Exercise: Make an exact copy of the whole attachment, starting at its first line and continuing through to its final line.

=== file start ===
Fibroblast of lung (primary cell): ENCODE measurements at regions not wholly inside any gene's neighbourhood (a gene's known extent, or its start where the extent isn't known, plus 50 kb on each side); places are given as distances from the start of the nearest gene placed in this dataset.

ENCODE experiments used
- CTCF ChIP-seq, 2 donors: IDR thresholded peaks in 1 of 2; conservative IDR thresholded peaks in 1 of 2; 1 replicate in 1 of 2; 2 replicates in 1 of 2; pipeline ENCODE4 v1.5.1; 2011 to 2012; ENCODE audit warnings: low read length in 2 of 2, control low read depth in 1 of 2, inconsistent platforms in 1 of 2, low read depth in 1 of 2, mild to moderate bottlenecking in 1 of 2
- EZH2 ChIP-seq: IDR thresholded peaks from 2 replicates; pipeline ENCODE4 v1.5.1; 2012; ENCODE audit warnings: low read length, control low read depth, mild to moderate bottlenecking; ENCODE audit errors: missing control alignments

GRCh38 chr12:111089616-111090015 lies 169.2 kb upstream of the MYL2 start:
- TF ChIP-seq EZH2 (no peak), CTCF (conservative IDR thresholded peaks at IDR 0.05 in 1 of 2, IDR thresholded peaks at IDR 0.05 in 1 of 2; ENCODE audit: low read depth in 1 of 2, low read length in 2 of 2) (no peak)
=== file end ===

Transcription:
Fibroblast of lung (primary cell): ENCODE measurements at regions not wholly inside any gene's neighbourhood (a gene's known extent, or its start where the extent isn't known, plus 50 kb on each side); places are given as distances from the start of the nearest gene placed in this dataset.

ENCODE experiments used
- CTCF ChIP-seq, 2 donors: IDR thresholded peaks in 1 of 2; conservative IDR thresholded peaks in 1 of 2; 1 replicate in 1 of 2; 2 replicates in 1 of 2; pipeline ENCODE4 v1.5.1; 2011 to 2012; ENCODE audit warnings: low read length in 2 of 2, control low read depth in 1 of 2, inconsistent platforms in 1 of 2, low read depth in 1 of 2, mild to moderate bottlenecking in 1 of 2
- EZH2 ChIP-seq: IDR thresholded peaks from 2 replicates; pipeline ENCODE4 v1.5.1; 2012; ENCODE audit warnings: low read length, control low read depth, mild to moderate bottlenecking; ENCODE audit errors: missing control alignments

GRCh38 chr12:111089616-111090015 lies 169.2 kb upstream of the MYL2 start:
- TF ChIP-seq EZH2 (no peak), CTCF (conservative IDR thresholded peaks at IDR 0.05 in 1 of 2, IDR thresholded peaks at IDR 0.05 in 1 of 2; ENCODE audit: low read depth in 1 of 2, low read length in 2 of 2) (no peak)